Cull Cow Body and Carcass Composition
|Written by:||Don Blakely - Beef Quality Assurance Program Lead/OMAFRA|
Canada's grading system categorizes cull cow carcasses into grades D1,
2, 3 and 4 based on the following:
D1 - excellent muscling, with less than 15 mm of firm, white or amber coloured backfat
D2 - medium to excellent muscling, with less than 15 mm of white to yellow backfat
D3 - deficient muscling with less than 15 mm of backfat
D4 - deficient to excellent muscling with greater than 15 mm of backfat
Unlike the grading system for fed cattle, the cull cow grading system does not grade cows for marbling nor is it well used for establishing payment for cull cow carcasses. While live auction markets may describe D1, D2 cow prices, it is terminology adopted to describe live cows predicted to have the highest carcass value, even though the cow carcasses have not been graded.
In Canada body condition scoring is a visual rating of fatness on a scale of 1 to 5, with 1 being the extremely lean cow and 5 being the extremely fat one. In the U.S. the scoring is on a scale of 1 to 9. BCS does not describe muscling and is terminology often used to describe cow condition for managing feeding systems. It is safe to predict that a BCS 1 cow would, using the cull cow carcass grading system grade D3 and a BCS 5 cow would grade D4.
Cull cow body composition varies considerably in terms of carcass weight and percentages of fat, muscle and bone. The percentages in Figure 1 are ranges where the majority of animals will fall, but there are always individual cases that will be outside these ranges.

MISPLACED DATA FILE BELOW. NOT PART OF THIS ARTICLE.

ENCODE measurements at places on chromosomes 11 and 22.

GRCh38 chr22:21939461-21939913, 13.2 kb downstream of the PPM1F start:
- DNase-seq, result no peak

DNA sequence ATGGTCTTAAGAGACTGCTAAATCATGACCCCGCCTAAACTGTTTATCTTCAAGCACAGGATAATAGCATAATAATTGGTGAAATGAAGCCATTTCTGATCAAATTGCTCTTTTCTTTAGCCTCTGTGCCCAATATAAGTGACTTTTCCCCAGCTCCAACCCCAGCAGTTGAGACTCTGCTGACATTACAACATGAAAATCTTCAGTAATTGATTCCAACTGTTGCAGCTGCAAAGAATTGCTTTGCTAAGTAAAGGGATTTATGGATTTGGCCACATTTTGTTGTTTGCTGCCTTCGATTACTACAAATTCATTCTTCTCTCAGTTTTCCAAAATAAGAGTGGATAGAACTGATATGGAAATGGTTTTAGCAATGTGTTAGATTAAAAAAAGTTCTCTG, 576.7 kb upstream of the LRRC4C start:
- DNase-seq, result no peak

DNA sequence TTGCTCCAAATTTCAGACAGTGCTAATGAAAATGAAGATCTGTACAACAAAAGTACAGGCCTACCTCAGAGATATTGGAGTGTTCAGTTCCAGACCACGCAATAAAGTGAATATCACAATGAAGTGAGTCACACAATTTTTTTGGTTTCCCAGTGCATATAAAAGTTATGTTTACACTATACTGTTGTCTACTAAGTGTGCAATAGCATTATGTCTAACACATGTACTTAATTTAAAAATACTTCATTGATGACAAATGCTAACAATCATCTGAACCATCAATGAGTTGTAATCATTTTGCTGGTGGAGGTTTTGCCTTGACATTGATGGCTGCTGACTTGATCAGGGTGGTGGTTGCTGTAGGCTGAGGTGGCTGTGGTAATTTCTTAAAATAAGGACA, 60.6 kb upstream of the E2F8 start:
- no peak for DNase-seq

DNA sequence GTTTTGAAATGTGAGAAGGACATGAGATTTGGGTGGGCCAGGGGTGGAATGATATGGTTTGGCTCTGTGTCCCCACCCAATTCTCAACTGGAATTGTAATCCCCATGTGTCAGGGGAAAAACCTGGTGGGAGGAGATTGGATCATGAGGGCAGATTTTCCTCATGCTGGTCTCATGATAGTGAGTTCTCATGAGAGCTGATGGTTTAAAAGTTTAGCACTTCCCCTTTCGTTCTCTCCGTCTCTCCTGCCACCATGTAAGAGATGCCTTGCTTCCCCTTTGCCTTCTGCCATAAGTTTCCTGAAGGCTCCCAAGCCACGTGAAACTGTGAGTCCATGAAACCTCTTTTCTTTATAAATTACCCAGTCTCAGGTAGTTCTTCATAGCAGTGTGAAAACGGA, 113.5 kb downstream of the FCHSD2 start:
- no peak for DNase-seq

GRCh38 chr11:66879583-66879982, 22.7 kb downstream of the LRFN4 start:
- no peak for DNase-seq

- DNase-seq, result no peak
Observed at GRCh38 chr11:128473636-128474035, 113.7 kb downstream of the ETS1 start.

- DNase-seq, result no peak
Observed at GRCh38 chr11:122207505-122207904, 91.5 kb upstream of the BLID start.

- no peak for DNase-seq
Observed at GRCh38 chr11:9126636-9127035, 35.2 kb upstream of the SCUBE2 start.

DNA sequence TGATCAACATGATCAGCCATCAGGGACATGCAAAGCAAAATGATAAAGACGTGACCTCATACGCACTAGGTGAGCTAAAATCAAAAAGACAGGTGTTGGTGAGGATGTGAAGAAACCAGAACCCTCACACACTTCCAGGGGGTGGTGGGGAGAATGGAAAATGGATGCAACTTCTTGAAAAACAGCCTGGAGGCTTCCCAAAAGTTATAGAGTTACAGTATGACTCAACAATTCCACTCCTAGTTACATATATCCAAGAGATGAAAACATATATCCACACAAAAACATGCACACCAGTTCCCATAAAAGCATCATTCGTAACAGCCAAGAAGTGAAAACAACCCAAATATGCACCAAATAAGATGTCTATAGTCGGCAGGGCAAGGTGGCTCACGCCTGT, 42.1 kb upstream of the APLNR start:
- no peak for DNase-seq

Use the information in Figure 1 to predict the weight of saleable lean
meat. Start with the live weight, make estimates of body fill, fat thickness
and muscling, and then apply these predictions to the percentage ranges
listed in Figure 1. Results should be within a couple percentage points
of actual muscle and fat content.
Figure 1. Predicting carcass components of cull cow.
Carcass content of cull cows
Products and estimated weights are shown in Figure 2.
Figure 2. Products and estimated weights of products derived from an example cull cow.
Equivalent of Graphic
Figure 3. Retail meat cuts derived from wholesale cuts of a cull cow carcass.
At slaughter the hide, head, feet, blood, entrails and their contents are removed from the cull cow carcass. A weight difference exists between beef and dairy cows for the udder, which is removed with the hide. Understandably, dairy cows have a much higher udder weight. Edible products from the removed components are the heart, liver, lungs, tongue, cheek and oxtail. Any animal deemed to be 30 months of age or greater must have Specified Risk Materials (SRM) removed from the carcass. SRM include the skull, brain, eyes, tonsils, spinal cord, and clusters of nerve cells connected to the spinal cord and part of the small intestines. SRM cannot be used in any by-products such as pet foods and must be disposed of.
Prior to and following slaughter qualified persons carry out health inspections. Carcasses that pass health inspection are chilled rapidly to ensure control of any pathogen loads. Hot carcass weights are recorded before cooling and after an overnight chilling cold carcass weights are recorded and carcasses graded if required. Carcasses are then fabricated by completely deboning.
The majority of the carcass is sold as trimmings for grinding. Fat is included with trim as fat carcasses will be balanced out with lean carcasses. Most of this will be sold in products such as ground beef burgers, meat balls, meat loaf, taco filling, etc. (See Figure 3.)
Carcass deficiencies can reduce the value of cull cow carcasses. Canadian
National Beef Quality audits show injection site lesions, bruising and
condemnations as contributing factors in reducing the value of carcasses.
To achieve maximum returns when marketing cull cows, it is vital that producers have knowledge of cull cow body and carcass composition, and the edible and non-edible products that can be marketed from the carcass. Knowing weights, body condition and muscling, a producer can predict the value of saleable products from the cull cow carcass.